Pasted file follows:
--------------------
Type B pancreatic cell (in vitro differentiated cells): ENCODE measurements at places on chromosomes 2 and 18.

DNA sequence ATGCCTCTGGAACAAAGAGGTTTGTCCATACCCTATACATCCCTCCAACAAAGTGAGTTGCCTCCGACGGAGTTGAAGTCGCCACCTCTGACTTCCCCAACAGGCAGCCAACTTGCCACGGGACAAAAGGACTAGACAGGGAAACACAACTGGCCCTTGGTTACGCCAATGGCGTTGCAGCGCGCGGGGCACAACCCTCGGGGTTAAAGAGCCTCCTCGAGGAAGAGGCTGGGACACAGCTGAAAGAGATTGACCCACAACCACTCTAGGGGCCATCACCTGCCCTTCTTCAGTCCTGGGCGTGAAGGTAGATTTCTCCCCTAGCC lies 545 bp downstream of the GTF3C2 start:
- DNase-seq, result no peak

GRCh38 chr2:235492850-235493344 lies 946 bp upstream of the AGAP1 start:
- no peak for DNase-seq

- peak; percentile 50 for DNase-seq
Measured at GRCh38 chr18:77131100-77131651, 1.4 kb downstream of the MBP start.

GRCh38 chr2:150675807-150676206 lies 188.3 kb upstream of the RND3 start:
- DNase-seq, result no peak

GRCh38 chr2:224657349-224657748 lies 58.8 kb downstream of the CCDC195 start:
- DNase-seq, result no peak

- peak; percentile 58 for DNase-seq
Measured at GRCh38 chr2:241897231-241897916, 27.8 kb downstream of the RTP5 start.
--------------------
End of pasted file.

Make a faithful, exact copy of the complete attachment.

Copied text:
Type B pancreatic cell (in vitro differentiated cells): ENCODE measurements at places on chromosomes 2 and 18.

DNA sequence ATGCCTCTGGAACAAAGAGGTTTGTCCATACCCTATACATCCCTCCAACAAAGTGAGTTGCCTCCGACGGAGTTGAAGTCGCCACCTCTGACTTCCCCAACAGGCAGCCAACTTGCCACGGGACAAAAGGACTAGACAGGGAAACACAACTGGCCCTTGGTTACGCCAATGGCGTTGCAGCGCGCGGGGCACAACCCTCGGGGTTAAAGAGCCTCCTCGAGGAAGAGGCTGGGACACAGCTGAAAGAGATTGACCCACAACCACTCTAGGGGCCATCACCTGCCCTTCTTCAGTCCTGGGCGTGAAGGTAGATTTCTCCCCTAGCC lies 545 bp downstream of the GTF3C2 start:
- DNase-seq, result no peak

GRCh38 chr2:235492850-235493344 lies 946 bp upstream of the AGAP1 start:
- no peak for DNase-seq

- peak; percentile 50 for DNase-seq
Measured at GRCh38 chr18:77131100-77131651, 1.4 kb downstream of the MBP start.

GRCh38 chr2:150675807-150676206 lies 188.3 kb upstream of the RND3 start:
- DNase-seq, result no peak

GRCh38 chr2:224657349-224657748 lies 58.8 kb downstream of the CCDC195 start:
- DNase-seq, result no peak

- peak; percentile 58 for DNase-seq
Measured at GRCh38 chr2:241897231-241897916, 27.8 kb downstream of the RTP5 start.